There are so many things to love about linen. Simply in terms of appearance it can be textured and earthy, smooth and strong or sheer and gossamer fine; it’s one of the most versatile fabrics there is. Over millennia, people have kept going back to linen for its beauty and longevity. Many of the world’s oldest surviving fabrics are linens, with examples dating back to prehistoric times.

At Neptune, we use linen in a variety of ways: pure and in blends with other fibres, printed and plain, lightweight and heavy. This spring, we introduce two new linens – Chloe, a stonewashed plain fabric in Old Rose and Ash, and Rebecca, an ikat print – as well as a new colourway for our classic Emma floral. As with all our linens, the yarns are sourced in Belgium, the country that’s become known for producing the highest quality linen.  

Flax, the plant from which linen is made, has been grown in Belgium since the Middle Ages, thanks to uniquely favourable climatic conditions. Fine, fertile clay soil, mild temperatures and high moisture levels (the Belgian landscape is dotted with small rivers) enable it to thrive unlike anywhere else in the world. Healthy plants produce the longest flax fibres, which in turn make the softest, strongest and most luxurious linens.

By the time of the Renaissance, Belgian linen was considered the height of refinement and had generated a huge industry. In 1840, it’s estimated that 71 per cent of households in the Flanders town of Tielt were involved in linen production. Today, the industry still prospers, with over 100,000 acres of flax cultivated each year – there’s even a museum in the city of Kortrijk dedicated to the history of linen.

To fully understand what makes Belgian linen so remarkable though, it’s important to study the flax plant itself. Sown each spring, it rapidly shows its strength, putting down roots that are as long as its stems. In June, flax fields in bloom are a joyous but brief spectacle, with clouds of blue flowers that last just a couple of days. After these fall, seed pods are formed, which are harvested for food and to make linseed oil (every part of the plant has a purpose – no wonder the Romans christened it ‘Linum usitassimum’, or ‘most useful linen’).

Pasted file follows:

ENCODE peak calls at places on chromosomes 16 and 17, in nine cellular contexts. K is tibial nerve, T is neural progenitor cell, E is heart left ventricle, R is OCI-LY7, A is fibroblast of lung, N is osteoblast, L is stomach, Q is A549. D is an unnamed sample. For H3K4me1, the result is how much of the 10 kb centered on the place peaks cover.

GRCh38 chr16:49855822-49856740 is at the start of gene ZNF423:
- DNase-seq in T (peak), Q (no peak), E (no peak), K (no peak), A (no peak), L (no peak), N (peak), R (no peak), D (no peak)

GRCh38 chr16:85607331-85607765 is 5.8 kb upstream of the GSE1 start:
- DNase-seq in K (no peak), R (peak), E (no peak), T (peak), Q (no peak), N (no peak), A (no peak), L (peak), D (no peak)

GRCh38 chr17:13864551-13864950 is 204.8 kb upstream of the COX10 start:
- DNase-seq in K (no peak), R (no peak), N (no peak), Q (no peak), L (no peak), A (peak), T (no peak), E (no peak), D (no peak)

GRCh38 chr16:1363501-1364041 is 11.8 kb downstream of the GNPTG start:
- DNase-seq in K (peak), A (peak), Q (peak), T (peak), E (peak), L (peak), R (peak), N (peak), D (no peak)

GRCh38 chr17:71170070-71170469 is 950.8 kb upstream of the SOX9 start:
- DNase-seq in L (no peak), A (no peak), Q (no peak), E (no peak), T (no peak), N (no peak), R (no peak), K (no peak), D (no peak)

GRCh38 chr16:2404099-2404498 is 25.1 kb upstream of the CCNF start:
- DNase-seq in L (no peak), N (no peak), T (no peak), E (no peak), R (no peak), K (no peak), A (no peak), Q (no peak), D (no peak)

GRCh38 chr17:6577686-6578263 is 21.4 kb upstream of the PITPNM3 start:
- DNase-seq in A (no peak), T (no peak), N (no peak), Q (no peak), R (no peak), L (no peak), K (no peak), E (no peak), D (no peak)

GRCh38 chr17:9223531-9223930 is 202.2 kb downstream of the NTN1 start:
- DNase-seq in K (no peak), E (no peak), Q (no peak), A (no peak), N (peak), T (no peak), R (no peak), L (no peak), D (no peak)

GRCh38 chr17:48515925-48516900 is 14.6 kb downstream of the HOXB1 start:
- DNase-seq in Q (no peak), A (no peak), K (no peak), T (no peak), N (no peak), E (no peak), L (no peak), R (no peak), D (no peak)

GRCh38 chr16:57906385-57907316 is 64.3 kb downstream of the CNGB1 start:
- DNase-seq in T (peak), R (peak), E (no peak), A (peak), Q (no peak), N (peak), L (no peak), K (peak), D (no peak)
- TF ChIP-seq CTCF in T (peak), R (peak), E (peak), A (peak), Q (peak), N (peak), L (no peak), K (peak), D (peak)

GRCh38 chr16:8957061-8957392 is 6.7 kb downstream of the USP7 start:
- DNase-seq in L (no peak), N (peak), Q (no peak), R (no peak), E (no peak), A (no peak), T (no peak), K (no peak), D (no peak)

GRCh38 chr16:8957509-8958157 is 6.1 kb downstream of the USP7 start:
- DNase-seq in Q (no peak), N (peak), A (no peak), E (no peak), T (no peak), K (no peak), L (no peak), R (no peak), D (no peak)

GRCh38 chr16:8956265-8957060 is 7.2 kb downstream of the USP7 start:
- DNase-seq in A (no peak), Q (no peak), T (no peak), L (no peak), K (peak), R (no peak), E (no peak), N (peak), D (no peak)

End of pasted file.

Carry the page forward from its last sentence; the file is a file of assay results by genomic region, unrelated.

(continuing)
Harvesting the flax fibres is a lengthy procedure that requires great skill. The crop is not cut but pulled up (roots and all) using special machines; these lay the plants out in horizontal rows as they move, creating a wonderful green-striped pattern on the fields. The flax is then left exposed to the summer sun and rain for up to six weeks, a process known as retting. Sugars in the plants gradually break down, loosening the flax fibres. Only a well-trained eye can discern exactly when the plants are fully retted and ready for the next stage. Weather conditions will determine the exact shade of beige that the flax will turn – one of the prized qualities of natural, unbleached linen.

Once retting is complete, the fibres move on to the factory. Only the longest ones are spun into fine linen yarns, but the others are not discarded, and are used to make paper, chipboard and other materials. Nothing is wasted. This fact, combined with the low level of pesticides and water needed for farming, makes flax highly environmentally friendly. After it’s woven into linen, it’s also non-allergenic and retains its natural antibacterial properties.

The finished fabric has an easygoing charm that might best be described as ‘perfectly imperfect’. You have to embrace its natural crumples and the slubs in the weave – tiny ‘weaver’s knots’ used to mend any broken flax fibres before they’re woven, that give linen its characteristic texture. These aren’t flaws, but rather evidence of linen’s organic beauty and the skill that goes into making it. Every piece of fabric is unique.

If properly cared for, and washed only with the gentlest detergents, linen can last a lifetime or more, becoming softer and prettier with age (the flourishing trade in antique linen sheets and tablecloths is testament to this). It can also be used all the year round, because the fibres are highly absorbent but also conductive: linen will feel cool in summer and insulating in winter.

It’s extraordinary how adaptable this humble yarn really is – if you’re interested in learning about it in more detail, we suggest reading this book. It’ll make you see linen in a whole new light.